Arctic Thunder – Robert Feagan (2010, Dundurn Press)
I first heard about this book upon its publication in 2010, when members of the National Lacrosse League team Edmonton Rush helped out with a book signing given by author Robert Feagan. I’m a big fan of professional lacrosse and I was delighted that the sport was positioned front and centre in a children’s book. Now that I’ve finally had a chance to read Arctic Thunder, I’m even more pleased: it’s a well-rounded story that revolves around lacrosse and sportsmanship, but also addresses important subjects such as friendship and family, and the notions of home, place and tradition.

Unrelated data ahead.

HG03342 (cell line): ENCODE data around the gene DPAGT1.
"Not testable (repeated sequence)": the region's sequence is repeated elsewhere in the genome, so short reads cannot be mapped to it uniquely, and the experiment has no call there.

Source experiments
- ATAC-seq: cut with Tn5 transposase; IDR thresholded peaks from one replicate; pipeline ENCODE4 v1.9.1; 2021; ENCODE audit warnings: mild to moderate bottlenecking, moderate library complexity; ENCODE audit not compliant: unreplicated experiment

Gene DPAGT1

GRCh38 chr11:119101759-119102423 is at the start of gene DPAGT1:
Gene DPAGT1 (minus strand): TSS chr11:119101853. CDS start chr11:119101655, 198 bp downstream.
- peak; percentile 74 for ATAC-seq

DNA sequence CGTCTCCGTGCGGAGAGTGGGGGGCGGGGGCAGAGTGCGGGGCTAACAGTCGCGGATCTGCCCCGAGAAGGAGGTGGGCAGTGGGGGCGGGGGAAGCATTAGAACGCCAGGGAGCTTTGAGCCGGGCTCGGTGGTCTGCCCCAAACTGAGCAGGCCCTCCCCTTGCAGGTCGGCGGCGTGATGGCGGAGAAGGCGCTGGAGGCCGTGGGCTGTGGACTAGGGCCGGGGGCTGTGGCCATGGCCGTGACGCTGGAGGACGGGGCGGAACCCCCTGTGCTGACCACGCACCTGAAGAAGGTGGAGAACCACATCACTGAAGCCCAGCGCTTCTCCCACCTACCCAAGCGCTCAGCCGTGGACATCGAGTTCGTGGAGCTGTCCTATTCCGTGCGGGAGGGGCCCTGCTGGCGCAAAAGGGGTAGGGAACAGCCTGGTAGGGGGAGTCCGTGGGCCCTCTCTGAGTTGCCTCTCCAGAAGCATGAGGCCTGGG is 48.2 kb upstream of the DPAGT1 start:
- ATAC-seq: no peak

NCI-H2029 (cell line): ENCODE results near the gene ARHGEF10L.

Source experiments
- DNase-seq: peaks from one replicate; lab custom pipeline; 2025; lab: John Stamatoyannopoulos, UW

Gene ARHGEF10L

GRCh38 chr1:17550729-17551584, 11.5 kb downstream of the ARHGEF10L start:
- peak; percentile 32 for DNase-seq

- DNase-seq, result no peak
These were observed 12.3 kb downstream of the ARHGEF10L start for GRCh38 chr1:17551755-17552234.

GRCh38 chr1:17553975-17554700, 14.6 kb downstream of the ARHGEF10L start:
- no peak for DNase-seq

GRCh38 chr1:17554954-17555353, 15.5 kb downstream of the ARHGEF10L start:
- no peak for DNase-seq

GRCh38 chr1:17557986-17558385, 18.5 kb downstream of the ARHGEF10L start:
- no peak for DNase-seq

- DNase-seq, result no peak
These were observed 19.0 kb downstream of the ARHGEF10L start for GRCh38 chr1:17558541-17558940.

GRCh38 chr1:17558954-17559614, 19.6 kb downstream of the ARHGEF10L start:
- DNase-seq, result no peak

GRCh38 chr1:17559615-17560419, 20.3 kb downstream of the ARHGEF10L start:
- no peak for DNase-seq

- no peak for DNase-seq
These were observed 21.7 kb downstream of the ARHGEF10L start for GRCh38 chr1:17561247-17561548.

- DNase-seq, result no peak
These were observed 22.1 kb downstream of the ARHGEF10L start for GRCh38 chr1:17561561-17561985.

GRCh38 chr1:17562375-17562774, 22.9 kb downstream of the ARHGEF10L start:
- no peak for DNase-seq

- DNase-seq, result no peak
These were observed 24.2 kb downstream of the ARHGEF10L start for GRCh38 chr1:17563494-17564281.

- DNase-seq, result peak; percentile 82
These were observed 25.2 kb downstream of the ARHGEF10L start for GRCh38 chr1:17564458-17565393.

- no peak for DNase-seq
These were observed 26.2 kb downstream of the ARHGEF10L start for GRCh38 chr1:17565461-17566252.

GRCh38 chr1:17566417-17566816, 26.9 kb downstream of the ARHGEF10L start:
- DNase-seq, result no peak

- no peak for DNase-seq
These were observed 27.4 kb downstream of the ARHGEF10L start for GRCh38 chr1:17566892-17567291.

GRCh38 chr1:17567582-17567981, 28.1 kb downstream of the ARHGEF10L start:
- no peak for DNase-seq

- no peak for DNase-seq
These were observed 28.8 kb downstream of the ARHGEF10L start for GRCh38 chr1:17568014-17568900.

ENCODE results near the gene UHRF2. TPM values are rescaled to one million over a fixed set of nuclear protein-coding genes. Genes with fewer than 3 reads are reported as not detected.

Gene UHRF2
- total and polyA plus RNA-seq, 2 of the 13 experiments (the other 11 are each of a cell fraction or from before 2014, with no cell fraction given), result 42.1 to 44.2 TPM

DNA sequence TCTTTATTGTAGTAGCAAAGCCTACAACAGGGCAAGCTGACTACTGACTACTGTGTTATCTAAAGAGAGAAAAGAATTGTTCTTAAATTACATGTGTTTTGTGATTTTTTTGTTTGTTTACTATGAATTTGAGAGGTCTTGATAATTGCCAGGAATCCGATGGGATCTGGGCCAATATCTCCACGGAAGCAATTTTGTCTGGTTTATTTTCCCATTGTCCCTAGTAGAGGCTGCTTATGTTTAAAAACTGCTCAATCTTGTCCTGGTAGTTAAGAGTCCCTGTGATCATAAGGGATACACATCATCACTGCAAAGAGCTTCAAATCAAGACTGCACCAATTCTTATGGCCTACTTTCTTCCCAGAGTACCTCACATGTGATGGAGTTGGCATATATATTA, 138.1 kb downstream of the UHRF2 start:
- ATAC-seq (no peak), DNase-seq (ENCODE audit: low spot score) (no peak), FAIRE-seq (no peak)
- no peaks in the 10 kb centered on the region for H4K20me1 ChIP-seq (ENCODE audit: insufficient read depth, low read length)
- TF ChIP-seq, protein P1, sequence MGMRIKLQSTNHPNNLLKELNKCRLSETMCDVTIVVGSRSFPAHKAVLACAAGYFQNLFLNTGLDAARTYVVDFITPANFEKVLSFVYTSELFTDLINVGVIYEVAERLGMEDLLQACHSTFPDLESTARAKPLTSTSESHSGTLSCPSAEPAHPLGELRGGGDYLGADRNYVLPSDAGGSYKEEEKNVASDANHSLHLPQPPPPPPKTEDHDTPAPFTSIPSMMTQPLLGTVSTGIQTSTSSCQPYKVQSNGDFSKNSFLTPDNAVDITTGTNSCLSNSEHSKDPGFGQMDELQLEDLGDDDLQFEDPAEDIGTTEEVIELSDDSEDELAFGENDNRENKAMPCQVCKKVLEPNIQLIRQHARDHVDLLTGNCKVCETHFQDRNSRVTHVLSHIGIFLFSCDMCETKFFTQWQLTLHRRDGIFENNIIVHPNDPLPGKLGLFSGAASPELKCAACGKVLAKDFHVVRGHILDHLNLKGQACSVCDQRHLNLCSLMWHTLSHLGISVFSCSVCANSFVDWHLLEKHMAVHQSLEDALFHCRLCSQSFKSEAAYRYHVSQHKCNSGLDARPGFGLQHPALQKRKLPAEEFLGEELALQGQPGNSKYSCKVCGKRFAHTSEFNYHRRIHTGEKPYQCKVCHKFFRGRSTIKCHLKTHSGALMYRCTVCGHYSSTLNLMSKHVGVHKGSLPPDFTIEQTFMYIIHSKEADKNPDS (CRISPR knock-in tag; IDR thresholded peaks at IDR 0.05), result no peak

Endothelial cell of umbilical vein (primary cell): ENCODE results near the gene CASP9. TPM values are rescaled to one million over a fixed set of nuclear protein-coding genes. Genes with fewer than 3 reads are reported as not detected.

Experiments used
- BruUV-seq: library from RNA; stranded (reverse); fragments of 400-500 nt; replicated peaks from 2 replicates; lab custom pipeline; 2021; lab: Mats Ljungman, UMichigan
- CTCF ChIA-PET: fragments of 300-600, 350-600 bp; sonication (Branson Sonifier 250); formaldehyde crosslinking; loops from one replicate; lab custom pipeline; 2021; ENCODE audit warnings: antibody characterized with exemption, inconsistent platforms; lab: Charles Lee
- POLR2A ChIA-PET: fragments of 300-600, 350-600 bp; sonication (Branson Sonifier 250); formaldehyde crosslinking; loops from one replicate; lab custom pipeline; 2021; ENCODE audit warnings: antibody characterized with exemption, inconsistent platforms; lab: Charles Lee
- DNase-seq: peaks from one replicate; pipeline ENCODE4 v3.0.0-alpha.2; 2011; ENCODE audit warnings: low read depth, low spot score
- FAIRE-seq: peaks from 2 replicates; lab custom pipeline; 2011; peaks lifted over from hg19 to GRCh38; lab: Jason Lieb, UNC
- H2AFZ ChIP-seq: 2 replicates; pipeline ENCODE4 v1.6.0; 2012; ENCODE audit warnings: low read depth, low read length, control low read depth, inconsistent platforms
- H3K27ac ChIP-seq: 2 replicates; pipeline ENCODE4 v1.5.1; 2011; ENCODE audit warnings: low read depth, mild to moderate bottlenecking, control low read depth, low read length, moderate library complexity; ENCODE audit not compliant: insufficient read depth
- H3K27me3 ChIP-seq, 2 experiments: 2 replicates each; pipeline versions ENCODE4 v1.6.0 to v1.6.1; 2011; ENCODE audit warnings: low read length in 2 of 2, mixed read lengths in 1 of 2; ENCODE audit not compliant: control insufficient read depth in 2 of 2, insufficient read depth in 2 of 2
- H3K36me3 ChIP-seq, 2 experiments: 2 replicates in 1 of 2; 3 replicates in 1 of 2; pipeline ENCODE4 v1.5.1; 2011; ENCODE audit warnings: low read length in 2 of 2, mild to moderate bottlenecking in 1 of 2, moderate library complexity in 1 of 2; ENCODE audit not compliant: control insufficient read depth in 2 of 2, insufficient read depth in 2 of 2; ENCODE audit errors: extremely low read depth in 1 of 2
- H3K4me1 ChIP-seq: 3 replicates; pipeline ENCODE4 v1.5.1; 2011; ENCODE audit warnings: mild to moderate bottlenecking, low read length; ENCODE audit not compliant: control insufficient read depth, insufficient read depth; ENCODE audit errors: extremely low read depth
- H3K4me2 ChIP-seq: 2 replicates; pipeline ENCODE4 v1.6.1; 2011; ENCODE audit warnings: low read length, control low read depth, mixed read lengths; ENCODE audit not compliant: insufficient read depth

The story opens as fourteen year old Mike Watson is uprooted from his home in St. Albert, Alberta, by the transfer of his father, a member of the Royal Canadian Mounted Police, to Inuvik. Devastated by the loss of his friendships in St. Albert and the unbelievable truth that lacrosse is not played in the Northwest Territories, Mike struggles to find his place in his new home. It’s not easy, at first: in school, Mike is bullied by a pretty yet seriously tough girl named Gwen Thrasher, as well as Joseph Kiktorak, a towering, menacing boy with a massive chip on his shoulder. And, on top of that, he has to deal with the bitterly cold weather and the isolation of his community. Mike is furious with his parents for forcing him to leave behind everything that is familiar – until he gets to know some of his classmates and witnesses them training in the Arctic Sports. Realizing just how athletically gifted Mike’s new friends are, Mike’s father, a former lacrosse coach, is inspired to form a team…just in time for the Baggataway tournament to be held in Alberta. With the help of a couple of big names in professional lacrosse (I won’t spoil it by saying who) and the sheer determination and enthusiasum of Mike and his friends, the team Arctic Thunder sets off to prove themselves against their southern opponents. And, as his friendships deepen and he begins to feel like he truly belongs, Mike gains a serious appreciation for the beauty of his new home, and the traditions and customs of his Inuvik neighbours help him to see his own ancestry and place in the world in a vibrant new way. The development of Mike’s character and the detailing of his emotional ups and downs are skillfully drawn and entirely believable, but it is in the game action scenes where Feagan’s writing really shines. Box lacrosse is a thrilling game of extremely quick transitions, where contact is allowed and the goals come fast and furious – and Feagan deftly captures all of the intensity on the page. I’m a fan of the sport, sure, but it would be just as easy for a lacrosse newbie to feel the energy and excitement in Feagan’s work.